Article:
In the Plaza del Conde de Miranda, a simple set of double doors in the wall of the Monasterio del Corpus Christi lead to a place where visitors can buy cookies directly from cloistered nuns. Although the monastery has been in operation since 1607, only more recently did its inhabitants get into the baking business. As word spread, what started out as an informal neighborhood affair quickly grew.
Since the nuns are strictly forbidden from contact with the outside world, they designed a rather ingenious system. Simply ring the buzzer that says “Monjas” (nuns) on the door and ask, “Tienes dulces hoy?” (“Do you have sweets today?”) If the nuns buzz you in, walk to the end of the corridor, following the signs that read “Torno.”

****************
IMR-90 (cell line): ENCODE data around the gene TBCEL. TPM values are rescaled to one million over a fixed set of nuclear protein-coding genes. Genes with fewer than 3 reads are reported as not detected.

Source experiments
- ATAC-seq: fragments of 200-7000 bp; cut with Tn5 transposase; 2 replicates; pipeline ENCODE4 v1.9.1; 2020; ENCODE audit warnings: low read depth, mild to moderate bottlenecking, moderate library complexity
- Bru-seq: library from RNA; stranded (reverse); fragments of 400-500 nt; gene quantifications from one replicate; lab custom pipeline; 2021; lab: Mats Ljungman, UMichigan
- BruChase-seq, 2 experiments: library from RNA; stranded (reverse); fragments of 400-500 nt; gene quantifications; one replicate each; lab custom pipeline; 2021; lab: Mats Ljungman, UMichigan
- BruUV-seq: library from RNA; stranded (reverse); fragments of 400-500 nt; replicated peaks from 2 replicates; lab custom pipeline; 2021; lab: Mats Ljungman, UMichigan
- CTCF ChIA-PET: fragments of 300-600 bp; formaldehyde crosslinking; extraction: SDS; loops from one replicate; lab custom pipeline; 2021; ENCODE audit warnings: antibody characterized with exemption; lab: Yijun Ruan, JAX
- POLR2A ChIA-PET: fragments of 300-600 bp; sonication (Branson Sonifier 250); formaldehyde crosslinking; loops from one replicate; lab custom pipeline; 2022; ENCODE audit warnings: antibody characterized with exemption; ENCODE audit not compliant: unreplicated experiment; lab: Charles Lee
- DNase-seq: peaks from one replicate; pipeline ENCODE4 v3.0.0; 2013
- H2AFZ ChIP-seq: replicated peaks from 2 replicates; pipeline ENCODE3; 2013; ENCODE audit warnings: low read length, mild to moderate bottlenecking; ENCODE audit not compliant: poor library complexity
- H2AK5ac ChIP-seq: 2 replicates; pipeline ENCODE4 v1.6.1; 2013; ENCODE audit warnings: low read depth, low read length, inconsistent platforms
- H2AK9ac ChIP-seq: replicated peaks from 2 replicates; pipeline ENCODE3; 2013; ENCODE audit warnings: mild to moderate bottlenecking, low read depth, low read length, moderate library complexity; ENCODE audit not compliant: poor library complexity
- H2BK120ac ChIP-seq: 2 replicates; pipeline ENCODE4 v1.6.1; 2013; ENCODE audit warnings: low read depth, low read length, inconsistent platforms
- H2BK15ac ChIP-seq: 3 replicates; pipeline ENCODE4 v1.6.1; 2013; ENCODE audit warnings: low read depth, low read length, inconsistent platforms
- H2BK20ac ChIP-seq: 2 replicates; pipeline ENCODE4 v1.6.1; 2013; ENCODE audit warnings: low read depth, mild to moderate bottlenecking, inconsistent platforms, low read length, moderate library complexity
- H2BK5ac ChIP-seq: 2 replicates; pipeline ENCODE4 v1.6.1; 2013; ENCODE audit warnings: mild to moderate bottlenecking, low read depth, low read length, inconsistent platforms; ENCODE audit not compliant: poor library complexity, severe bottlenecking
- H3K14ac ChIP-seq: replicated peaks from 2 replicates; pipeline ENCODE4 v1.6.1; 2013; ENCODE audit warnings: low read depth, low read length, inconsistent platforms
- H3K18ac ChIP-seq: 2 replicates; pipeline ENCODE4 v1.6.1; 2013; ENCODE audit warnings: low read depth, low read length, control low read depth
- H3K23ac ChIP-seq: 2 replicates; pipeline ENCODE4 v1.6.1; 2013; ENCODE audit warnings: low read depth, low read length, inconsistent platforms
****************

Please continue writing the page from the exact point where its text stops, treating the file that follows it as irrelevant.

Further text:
When you get there, you will see a turntable, or torno, as well as a menu offering classics like mantecadas de yema (egg yolk shortbreads), nevaditos (iced shortbreads), and naranjines (orange-scented biscuits). The cookies are ordered by weight, so tell them how much you want and put your money on the turntable. The nun on the other side will rotate the turntable so that your money disappears and is replaced by freshly baked biscuits.
Know Before You Go
A sign on the door will tell you if cookies are available, and if not, when they will be selling next. Be sure to bring cash.